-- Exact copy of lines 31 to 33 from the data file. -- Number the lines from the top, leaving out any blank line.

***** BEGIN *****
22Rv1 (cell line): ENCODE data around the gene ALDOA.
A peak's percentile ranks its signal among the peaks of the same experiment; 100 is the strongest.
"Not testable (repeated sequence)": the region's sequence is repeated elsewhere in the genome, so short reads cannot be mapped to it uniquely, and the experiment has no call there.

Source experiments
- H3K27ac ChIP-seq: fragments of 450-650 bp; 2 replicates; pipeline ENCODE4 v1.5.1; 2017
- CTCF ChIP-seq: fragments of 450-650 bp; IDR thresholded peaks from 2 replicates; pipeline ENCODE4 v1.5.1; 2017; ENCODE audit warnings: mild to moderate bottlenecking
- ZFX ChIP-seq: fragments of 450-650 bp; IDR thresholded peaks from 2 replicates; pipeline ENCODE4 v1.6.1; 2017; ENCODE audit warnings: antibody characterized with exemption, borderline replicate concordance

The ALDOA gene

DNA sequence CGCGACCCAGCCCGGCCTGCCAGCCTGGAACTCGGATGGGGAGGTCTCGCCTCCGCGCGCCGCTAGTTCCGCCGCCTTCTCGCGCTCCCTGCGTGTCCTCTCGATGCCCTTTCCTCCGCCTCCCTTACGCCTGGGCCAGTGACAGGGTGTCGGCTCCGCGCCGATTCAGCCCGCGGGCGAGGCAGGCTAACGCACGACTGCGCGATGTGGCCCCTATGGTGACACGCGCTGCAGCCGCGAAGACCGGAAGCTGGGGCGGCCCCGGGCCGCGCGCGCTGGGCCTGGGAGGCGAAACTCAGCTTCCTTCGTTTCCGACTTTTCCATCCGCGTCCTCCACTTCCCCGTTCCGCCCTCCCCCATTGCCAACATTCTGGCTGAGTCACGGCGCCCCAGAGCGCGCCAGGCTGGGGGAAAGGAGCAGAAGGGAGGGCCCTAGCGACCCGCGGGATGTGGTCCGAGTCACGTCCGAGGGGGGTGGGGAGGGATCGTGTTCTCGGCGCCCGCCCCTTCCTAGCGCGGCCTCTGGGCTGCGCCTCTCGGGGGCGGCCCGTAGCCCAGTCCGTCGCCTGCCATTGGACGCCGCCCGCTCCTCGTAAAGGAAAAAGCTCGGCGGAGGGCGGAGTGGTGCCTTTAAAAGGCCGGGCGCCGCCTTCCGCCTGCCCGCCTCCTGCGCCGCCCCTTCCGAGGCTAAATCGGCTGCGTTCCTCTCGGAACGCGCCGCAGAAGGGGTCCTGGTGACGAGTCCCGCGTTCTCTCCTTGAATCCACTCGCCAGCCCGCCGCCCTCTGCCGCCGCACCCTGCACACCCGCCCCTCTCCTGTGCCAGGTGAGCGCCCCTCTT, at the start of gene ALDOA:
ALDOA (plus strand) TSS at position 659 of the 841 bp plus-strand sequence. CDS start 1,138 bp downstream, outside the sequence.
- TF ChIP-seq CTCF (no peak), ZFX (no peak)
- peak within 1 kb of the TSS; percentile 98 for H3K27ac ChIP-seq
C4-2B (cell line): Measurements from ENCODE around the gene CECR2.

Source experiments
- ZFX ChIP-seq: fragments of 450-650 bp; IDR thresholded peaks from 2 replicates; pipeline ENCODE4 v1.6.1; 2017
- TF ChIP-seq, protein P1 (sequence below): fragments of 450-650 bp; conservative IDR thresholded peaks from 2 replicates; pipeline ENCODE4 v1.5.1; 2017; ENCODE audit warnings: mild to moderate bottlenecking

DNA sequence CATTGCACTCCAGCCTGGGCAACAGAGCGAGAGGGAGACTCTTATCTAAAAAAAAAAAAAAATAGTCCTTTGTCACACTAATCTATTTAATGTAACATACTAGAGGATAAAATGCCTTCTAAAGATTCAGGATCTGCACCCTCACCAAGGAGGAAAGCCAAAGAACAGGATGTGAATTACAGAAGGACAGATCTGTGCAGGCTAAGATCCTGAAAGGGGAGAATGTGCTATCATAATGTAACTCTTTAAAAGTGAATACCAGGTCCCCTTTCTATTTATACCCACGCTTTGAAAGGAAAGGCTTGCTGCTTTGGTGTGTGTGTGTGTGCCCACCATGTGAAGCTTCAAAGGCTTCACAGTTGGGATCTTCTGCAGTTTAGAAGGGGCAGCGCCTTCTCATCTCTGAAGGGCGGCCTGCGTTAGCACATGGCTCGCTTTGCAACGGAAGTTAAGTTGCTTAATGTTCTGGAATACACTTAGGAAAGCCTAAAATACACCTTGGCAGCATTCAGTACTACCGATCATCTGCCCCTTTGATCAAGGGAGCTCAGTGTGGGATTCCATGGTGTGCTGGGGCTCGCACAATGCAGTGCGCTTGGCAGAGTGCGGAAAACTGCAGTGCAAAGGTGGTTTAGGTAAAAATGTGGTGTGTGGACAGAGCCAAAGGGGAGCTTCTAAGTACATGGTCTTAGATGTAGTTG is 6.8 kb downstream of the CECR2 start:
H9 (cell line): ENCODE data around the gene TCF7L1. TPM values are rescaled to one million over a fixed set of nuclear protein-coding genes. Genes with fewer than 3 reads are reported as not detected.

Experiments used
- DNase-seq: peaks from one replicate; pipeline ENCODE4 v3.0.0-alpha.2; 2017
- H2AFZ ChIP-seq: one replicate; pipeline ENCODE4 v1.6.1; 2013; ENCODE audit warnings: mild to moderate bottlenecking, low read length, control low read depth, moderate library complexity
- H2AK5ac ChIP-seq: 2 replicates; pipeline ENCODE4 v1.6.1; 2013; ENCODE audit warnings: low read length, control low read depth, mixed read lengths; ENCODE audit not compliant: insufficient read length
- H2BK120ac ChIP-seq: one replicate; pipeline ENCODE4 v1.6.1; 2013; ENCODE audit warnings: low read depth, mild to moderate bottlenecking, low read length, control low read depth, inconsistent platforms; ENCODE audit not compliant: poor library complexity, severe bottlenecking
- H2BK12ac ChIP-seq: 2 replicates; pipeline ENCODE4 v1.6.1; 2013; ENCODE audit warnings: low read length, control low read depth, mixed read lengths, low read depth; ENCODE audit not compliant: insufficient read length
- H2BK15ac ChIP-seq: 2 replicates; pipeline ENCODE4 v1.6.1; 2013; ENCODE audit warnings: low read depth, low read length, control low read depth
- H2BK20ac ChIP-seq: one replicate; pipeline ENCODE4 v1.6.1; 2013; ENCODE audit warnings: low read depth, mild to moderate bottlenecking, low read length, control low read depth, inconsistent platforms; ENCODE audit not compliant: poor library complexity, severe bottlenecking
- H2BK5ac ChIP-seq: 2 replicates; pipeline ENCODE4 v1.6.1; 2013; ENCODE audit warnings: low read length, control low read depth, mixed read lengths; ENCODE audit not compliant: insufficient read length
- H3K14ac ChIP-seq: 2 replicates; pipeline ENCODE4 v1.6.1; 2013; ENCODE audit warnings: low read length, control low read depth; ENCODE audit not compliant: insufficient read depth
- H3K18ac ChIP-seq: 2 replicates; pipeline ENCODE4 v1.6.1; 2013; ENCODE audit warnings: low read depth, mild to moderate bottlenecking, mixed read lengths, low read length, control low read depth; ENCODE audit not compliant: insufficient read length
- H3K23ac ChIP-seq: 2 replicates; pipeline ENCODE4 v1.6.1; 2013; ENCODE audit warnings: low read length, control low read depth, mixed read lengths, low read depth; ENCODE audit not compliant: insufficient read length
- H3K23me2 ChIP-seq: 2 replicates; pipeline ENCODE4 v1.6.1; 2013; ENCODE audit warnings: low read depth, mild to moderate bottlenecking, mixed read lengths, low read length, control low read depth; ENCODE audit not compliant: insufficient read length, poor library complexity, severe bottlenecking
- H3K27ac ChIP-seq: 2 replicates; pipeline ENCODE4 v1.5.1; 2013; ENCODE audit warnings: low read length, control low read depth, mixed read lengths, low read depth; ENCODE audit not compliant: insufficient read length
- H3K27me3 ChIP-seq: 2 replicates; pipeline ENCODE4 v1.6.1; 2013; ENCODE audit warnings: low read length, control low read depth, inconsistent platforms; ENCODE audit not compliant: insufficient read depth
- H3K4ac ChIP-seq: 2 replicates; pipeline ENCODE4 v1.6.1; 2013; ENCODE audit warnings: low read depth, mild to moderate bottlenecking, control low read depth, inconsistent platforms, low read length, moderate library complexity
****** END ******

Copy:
- H3K23me2 ChIP-seq: 2 replicates; pipeline ENCODE4 v1.6.1; 2013; ENCODE audit warnings: low read depth, mild to moderate bottlenecking, mixed read lengths, low read length, control low read depth; ENCODE audit not compliant: insufficient read length, poor library complexity, severe bottlenecking
- H3K27ac ChIP-seq: 2 replicates; pipeline ENCODE4 v1.5.1; 2013; ENCODE audit warnings: low read length, control low read depth, mixed read lengths, low read depth; ENCODE audit not compliant: insufficient read length
- H3K27me3 ChIP-seq: 2 replicates; pipeline ENCODE4 v1.6.1; 2013; ENCODE audit warnings: low read length, control low read depth, inconsistent platforms; ENCODE audit not compliant: insufficient read depth